I have a question that’s been boggling my mind for a long time. How do people create those puffy, soft, airy elegant sounds in mobile games?

I’m not sure how else to explain them, but it’s almost like a round/softness to every hard or impact fx I hear..Explosions, gun shots, crashes etc.

Games that come to mind:

  • Boom Beach
  • Clash of clans
  • Angry birds
  • Fruit Ninja
  • Game of War

I'm not working with a ton of gear.

Field recorders: DR40 and Fostex Fr2 Le

Mics: AT4040, MXL 603s (pair), Ntg1

Logic X, Ozone 5

Any miking/mixing tips to achieve a similar sound would be greatly appreciated

  • 4
    good question, but a bit too broad at the moment. please link to some examples (game footage) and explain what you have tried to do yourself. this makes it much easier to discuss analyse and give you feedback. Commented May 28, 2015 at 15:23
  • Sure thing, I'll update the main post soon. Commented May 28, 2015 at 21:42

2 Answers 2


I'm not sure exactly what you mean since there are no examples provided. Although, I believe what you are talking about can be achieved through using a Low Pass Filter that cuts out all of the high frequency content in whatever sound (explosion/boom/crash) you are trying to process. The extremely high frequency content of the sound, anything 15kHz+, is really not necessary for many types of sounds, especially explosion/boom/crash where most of the content is taking place in the lower frequencies. By cutting out the high frequencies you will be making it less bright and more muffled in a way. Another technique is to process the sound with reverb as this will "set it back" and not make it so present and harsh.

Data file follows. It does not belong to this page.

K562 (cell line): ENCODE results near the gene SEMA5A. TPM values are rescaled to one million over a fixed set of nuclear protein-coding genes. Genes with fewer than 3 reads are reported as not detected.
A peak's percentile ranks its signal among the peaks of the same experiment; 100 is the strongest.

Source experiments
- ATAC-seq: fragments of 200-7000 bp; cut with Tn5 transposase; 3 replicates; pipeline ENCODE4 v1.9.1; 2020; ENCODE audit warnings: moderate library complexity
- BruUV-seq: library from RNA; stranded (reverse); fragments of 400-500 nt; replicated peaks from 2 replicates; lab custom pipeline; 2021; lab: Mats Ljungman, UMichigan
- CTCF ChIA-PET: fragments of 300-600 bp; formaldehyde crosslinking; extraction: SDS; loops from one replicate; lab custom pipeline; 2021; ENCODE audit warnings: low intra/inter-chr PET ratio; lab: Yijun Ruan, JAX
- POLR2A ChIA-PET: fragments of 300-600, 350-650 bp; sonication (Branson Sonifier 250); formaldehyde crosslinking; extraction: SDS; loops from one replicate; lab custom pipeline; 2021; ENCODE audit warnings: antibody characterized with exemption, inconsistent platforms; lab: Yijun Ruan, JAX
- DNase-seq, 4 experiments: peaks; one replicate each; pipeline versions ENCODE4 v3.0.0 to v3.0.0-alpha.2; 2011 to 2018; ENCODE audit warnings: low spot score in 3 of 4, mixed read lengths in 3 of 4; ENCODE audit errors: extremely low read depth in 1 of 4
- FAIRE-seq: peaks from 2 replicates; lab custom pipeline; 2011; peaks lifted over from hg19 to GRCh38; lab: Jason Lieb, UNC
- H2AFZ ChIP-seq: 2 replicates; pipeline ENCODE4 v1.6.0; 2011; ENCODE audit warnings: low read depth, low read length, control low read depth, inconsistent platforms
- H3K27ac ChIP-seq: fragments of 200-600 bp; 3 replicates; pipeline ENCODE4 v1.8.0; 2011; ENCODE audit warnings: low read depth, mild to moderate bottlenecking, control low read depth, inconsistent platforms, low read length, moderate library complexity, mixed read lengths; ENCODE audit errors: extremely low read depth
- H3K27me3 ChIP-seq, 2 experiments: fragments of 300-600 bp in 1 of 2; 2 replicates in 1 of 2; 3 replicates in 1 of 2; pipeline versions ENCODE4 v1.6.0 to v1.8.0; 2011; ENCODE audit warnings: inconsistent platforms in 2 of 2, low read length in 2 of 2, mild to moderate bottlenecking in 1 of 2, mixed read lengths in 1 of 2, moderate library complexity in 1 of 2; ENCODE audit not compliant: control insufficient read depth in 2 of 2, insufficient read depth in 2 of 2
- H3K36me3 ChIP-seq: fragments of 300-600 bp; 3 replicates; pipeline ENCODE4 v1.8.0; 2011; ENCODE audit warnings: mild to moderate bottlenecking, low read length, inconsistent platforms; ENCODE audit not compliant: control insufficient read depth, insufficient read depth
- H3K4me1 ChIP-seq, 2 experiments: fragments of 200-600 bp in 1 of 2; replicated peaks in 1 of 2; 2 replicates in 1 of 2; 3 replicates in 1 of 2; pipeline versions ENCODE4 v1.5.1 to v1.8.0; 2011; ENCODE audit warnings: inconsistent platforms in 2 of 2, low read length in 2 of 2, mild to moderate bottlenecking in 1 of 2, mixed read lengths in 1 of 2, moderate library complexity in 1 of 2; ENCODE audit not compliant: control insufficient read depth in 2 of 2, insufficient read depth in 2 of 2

I'm afraid there is no wonder button here. Five more or less general points come to my mind:

  • Good sources: Only use high quality source samples. Don't be afraid to use synthetic sounds.
  • Exaggerated realism: If a real chicken sounds too boring, spice it up somehow
  • Spectral balance: Make sure all the different samples eq-wise sounds like the same production - and make sure they're mastered for general purpose (perhaps with a bias toward the primary medium, e.q. smartphones).
  • Dynamic balance: Make sure all samples are roughly equal in volume and use e.q. a shared multiband comp and limiter lightly to even out volume. Use a parallel comp to ensure that sound don't get too low (careful as this may bring up noise).
  • Add signature FX: Find a shared "sound" e.g. a mild short reverb, slap delay, tiny bit of chorus etc. Something to give it a distinguished sound. This may also be exciters, octavers, bass enhancers and what not. It may also add a more synthetic and soft feel to it all.

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